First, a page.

Consumer Demand, Not Weak Competition, Explains Rise in Prices

In new research, Ricardo Marto finds that the rise of services in the United States explains the rise in firm markups over the last few decades rather than a lack of competition.

Driving Innovation with Antitrust

Giovanna Massarotto writes that antitrust actions against major technology companies like AT&T, IBM, and Microsoft over the past century, though imperfect, have positively impacted innovation and competition in the computer industry by restricting anticompetitive behavior while allowing breakthrough technologies to flourish through carefully crafted remedies. This stands in contrast with Europe, which has seen less homegrown innovation from its technology companies.

The Eight Features Defining Emergent Competition Policy for the Digital Era

Drawing on new research, Oles Andriychuk identifies eight defining features of the European Union’s and United Kingdom’s new laws to regulate competition in digital markets that transform how we understand competition policy.

First Evidence on the Use of Training Repayment Agreements in the US Labor Force

Similar to noncompete clauses in employment contracts, training repayment agreements, which require employees to pay back their employers for firm-sponsored training if they quit early, can impede worker mobility and reduce competition in labor markets. The authors document the pervasiveness and characteristics of these provisions and suggest directions for future research.

The FTC’s Proposed Ban on Noncompetes Could Raise Wages by Four Percent

Nearly one in five American workers are affected by noncompete agreements, which prevent workers from working for or creating a rival firm. In new research, Axel Gottfries and Gregor Jarosch estimate that the Federal Trade Commission’s proposed noncompete ban could raise wages by 4%.

Rent-Seeking Alone Does Not Explain Why Wealthy Families Run for Office

From the Kennedy family to Chile's Matte family, powerful and wealthy families often seek political office. New research by Patricio Duran, Marcelo Ortiz, and Michael Carney seek to understand what those politically active families have in common and discuss potential motivations.

Management Studies Offers Antitrust a More Sophisticated Picture of Firm Behavior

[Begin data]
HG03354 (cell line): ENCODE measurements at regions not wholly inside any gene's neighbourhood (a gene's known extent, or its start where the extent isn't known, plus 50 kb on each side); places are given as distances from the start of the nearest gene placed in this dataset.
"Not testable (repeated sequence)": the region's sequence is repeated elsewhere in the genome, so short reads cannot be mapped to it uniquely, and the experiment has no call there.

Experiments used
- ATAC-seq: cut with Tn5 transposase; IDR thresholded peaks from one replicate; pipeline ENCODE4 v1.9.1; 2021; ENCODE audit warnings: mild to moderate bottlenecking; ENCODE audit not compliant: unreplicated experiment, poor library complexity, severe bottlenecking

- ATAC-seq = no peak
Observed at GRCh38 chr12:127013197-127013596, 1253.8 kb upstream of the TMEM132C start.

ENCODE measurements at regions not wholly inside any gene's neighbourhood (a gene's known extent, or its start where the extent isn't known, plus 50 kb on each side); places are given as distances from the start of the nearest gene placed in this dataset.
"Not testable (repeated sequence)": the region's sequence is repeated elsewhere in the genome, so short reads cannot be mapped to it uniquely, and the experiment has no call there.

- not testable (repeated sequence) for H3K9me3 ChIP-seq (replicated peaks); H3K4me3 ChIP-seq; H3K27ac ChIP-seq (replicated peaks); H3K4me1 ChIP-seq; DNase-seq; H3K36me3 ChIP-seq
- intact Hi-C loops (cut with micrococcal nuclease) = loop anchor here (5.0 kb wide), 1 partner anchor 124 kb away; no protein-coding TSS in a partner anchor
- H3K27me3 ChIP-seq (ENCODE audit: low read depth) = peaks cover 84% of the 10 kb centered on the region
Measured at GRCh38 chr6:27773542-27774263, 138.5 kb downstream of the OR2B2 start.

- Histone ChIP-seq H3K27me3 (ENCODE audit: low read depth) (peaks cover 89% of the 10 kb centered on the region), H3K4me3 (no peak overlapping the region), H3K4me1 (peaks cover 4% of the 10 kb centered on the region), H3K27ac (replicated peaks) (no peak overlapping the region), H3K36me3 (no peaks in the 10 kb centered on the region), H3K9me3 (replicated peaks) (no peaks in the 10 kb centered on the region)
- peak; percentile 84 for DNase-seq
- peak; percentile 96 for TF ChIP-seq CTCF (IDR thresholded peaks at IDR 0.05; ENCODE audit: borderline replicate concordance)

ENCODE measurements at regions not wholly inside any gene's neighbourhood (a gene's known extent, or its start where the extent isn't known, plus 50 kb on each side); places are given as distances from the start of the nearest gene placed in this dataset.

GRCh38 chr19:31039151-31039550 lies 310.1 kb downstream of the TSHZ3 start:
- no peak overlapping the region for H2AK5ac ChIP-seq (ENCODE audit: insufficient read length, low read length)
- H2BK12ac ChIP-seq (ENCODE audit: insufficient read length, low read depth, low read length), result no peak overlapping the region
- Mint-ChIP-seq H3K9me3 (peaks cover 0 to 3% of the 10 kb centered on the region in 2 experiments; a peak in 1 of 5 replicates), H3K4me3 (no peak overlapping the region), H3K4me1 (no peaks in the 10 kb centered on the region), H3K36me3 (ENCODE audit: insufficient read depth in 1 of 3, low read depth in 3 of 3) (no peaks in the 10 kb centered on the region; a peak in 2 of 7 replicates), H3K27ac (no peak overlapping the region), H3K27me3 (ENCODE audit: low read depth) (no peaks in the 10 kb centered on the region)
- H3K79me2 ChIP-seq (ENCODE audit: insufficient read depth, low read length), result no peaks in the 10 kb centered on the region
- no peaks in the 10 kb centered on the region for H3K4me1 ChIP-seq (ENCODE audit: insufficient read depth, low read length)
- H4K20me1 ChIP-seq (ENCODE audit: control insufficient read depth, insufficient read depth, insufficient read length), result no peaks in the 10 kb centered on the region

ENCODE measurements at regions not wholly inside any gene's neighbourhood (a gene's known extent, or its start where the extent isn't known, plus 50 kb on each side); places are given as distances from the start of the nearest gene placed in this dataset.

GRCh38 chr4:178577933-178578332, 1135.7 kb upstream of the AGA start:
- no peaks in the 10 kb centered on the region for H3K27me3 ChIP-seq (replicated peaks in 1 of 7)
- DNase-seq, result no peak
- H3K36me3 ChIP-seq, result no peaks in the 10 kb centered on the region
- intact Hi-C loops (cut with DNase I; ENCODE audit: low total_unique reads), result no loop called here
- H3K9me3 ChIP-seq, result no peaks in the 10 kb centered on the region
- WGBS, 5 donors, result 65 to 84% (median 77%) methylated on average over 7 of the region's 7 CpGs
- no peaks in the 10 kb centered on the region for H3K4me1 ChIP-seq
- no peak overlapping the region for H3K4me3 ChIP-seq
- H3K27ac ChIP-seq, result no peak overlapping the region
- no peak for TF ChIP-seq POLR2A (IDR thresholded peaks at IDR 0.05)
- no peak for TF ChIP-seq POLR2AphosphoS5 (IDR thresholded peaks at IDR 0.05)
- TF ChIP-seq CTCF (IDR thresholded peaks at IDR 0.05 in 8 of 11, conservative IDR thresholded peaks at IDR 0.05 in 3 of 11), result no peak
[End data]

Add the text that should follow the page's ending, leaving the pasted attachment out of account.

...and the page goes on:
Neoclassical economics, which places the rational and well-informed actor maximizing utility at its foundation, underpins the dominant schools of thought on firm behavior in antitrust. Although neoclassical economics assumes that firms maximize profit, it has little to say on the actual decision-making processes within firms that drive firm conduct. In part, this is because neoclassical economists view the firm as a “black box,” whose decision-making behavior is too idiosyncratic or obscure to link to output and performance. At the same time, neoclassical assumptions about firm rationality and profit maximization mean that whatever these idiosyncratic behaviors of the individual firm may be, they are designed to maximize profit and returns to owners. Thus, firm decisions can be presumed to be rational.

Tax Audits Deter Tax Avoidance But Not Without Costs to Firm Performance and Local Economies

In new research, Ga-Young Choi and Alex Kim show that tax audits work to deter firm tax avoidance, but with unintended costs for investment and employment for the firm and the broader economy.

Do Corporate Mergers and Acquisitions Hurt Workers?

Competition authorities and analysts are increasingly focused on the impact of mergers and acquisitions on worker welfare. Using a novel dataset on Canadian firms and workers, David Arnold, Kevin Milligan, Terry S. Moon and Amirhossein Tavakoli test the empirical validity of several theories on how M&A may help or harm workers.

How Post-WWII Inflation Benefited Republican Presidential Candidates

American households accumulated a large stock of savings during World War II, much of which was held in the form of war bonds. After the war, inflationary episodes eroded the purchasing power of these bonds, contributing to a backlash against the incumbent Democrats. In new research, Gillian Brunet, Eric Hilt, and Matthew S. Jaremski study the impact of post-WWII inflation on voting outcomes using data on the sales of savings bonds during the war.

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